Masters Core-Level Shadow Work


Do you sometimes say about what you’ve just done, “I don’t know what got into me?”

Do you sometimes feel like you’re being run from “behind the scenes” or are stuck on automatic?

At such times, it’s very likely that your shadow is in charge.

So what is shadow?

There’s a dimension of us — all of us — that contains what we don’t know or don’t like or deny about ourselves. And what is this place? Our shadow.


Our shadow is our internal storehouse for the aspects of us that we’ve disowned or rejected or are otherwise keeping in the dark. Our shadow contains whatever in us we are out of touch with or keeping out of sight, like the roots of our unresolved wounding.

Our shadow holds our unattended and not-yet-illuminated conditioning.

Things we may find in our shadow include:

  • Fear — especially in the form of core-level anxiety.
  • Anger — including when it is converted into aggression.
  • Shame — particularly when we associate it with humiliation.
  • Empathy — when this gets shadow-bound, it’s easy to dehumanize others.
  • Less-than-flattering intentions — like being “good” in order to stay in control.
  • Resistance — especially when our “no” to something is a no-no for us.
  • The child in us — particularly when we’re avoiding our childhood wounding.
  • Our inner saboteur — as when we’re playing victim to self-defeating behaviors.
  • The nonsexual factors driving our sexuality — like wanting to be wanted.
  • Grief — especially in its raw depths and unsullied intensity.

The more that we ignore our shadow, the more it dominates — and operates — us, both personally and collectively, with disastrous consequences.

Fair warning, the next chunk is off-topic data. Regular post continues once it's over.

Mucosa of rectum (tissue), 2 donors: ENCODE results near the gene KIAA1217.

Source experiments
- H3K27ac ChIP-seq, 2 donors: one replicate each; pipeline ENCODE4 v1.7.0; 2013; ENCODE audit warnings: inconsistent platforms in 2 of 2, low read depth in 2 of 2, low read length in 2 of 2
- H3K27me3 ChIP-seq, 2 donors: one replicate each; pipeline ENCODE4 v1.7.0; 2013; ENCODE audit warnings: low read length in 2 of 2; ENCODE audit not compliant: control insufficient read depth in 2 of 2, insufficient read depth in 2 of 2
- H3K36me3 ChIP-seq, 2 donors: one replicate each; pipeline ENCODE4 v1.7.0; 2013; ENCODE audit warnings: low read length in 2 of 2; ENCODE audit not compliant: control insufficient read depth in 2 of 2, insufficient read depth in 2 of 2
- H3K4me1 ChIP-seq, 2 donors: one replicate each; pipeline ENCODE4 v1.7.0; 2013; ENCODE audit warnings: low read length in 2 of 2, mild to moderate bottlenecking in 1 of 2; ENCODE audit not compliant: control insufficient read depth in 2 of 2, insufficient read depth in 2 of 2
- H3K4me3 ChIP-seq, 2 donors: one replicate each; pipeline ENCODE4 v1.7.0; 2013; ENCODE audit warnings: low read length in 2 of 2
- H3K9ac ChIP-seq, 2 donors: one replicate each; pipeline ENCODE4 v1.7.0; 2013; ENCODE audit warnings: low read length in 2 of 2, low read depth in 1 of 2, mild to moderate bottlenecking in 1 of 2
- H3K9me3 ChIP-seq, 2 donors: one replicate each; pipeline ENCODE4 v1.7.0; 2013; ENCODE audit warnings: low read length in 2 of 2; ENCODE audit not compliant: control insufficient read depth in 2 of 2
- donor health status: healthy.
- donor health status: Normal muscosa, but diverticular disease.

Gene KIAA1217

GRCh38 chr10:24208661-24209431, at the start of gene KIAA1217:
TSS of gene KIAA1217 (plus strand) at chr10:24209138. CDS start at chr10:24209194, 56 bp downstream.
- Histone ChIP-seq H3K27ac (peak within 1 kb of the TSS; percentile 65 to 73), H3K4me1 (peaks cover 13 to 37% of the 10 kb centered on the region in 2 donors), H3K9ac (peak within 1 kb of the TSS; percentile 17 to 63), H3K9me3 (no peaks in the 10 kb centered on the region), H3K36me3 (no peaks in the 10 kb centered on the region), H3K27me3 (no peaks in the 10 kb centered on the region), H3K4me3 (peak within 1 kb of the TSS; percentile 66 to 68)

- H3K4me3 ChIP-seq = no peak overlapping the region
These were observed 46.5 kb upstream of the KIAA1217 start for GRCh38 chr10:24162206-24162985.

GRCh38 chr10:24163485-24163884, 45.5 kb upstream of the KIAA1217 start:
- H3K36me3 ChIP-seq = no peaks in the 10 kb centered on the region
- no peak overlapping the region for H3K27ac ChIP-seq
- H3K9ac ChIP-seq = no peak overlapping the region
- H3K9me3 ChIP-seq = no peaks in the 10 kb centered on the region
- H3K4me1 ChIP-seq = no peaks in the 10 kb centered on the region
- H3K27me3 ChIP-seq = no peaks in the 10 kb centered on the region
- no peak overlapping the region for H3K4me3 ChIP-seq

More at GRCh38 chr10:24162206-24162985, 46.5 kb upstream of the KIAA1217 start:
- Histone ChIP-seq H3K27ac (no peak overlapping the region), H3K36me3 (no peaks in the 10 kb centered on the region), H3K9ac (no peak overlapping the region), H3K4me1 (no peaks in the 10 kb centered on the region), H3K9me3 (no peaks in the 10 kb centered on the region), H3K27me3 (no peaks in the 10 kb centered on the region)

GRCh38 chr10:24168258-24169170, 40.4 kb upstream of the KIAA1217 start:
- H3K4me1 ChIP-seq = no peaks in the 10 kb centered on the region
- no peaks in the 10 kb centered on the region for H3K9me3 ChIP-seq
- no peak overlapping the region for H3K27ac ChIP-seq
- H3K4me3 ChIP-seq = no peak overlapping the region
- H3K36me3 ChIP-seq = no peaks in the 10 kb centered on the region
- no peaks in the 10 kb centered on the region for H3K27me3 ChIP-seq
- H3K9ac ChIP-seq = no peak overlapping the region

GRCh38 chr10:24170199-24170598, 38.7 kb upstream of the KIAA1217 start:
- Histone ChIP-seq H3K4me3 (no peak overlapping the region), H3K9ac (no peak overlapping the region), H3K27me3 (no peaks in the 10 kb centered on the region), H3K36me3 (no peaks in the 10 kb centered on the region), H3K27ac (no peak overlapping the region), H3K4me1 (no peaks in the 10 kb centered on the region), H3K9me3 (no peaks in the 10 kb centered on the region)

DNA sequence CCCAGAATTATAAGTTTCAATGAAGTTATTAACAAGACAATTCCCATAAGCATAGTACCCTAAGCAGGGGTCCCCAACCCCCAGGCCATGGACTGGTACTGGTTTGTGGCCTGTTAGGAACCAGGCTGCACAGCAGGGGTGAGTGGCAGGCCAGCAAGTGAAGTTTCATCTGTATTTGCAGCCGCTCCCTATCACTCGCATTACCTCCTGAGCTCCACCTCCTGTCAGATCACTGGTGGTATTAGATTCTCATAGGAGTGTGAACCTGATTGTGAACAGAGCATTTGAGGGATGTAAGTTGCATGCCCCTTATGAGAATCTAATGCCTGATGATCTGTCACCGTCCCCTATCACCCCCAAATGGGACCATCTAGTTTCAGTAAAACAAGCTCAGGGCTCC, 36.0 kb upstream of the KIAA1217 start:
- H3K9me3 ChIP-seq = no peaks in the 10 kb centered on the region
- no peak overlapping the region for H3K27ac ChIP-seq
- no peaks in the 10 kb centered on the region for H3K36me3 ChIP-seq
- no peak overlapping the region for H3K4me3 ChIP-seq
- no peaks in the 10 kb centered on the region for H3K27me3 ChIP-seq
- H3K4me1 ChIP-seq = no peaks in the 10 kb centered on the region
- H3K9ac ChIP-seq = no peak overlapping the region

Everyone has a shadow but not everyone knows their shadow. And the degree to which we don’t know our shadow is the degree to which it influences, controls, runs us.

Knowing our shadow and working deeply with it are not just sideline pursuits, but rather necessary practices if we — both personally and collectively — are to really get on track, unchaining ourselves from our conditioning and embodying a life in which our differences only deepen our shared humanity.

Turning toward our shadow — however slightly — is a very significant step, signaling the start of a courage-deepening, life-affirming adventure that asks for much from us and gives back more than can be imagined.

Working in real depth with our shadow elements is the adventure of a lifetime. Once we get into this, we’re on our way to cultivating intimacy with all that we are — meaning relating skillfully and deeply to everything that constitutes us. Nothing gets stranded in the dark. Nothing gets left out.

This is the essence of my way of working with shadow, which I call Masters Core-Level Shadow Work. This is all about facing and working deeply with our foundational conditioning, through a dynamic combination of somatic, psychological, emotional, and spiritual approaches.


















Our increasingly perilous times call for us to wake up to, to face and know our shadow very well, working with it in enough depth so that it no longer can run us. Staying oblivious to our shadow, as is especially common in all too many political and corporate arenas, simply reinforces our dysfunction, regardless of our achievements.

Bringing the contents of our shadow out of the dark so we can work with them is a risk — because of the potential changes it’ll catalyze — but not working with them is a much greater risk.

Let us not leave our shadow unexplored and unknown.

To meet and illuminate it, to relate to it skillfully, to make wise use of it, is a great gift to one and all.

Given the state of the world, an especially relevant practice we can do is work in depth with our shadow, whatever the scale. Now.



Working in depth with our shadow is a foundational and much needed adventure for us all, centered by a hugely practical awakening, leading us to the kind of care and action that aligns us with what truly matters.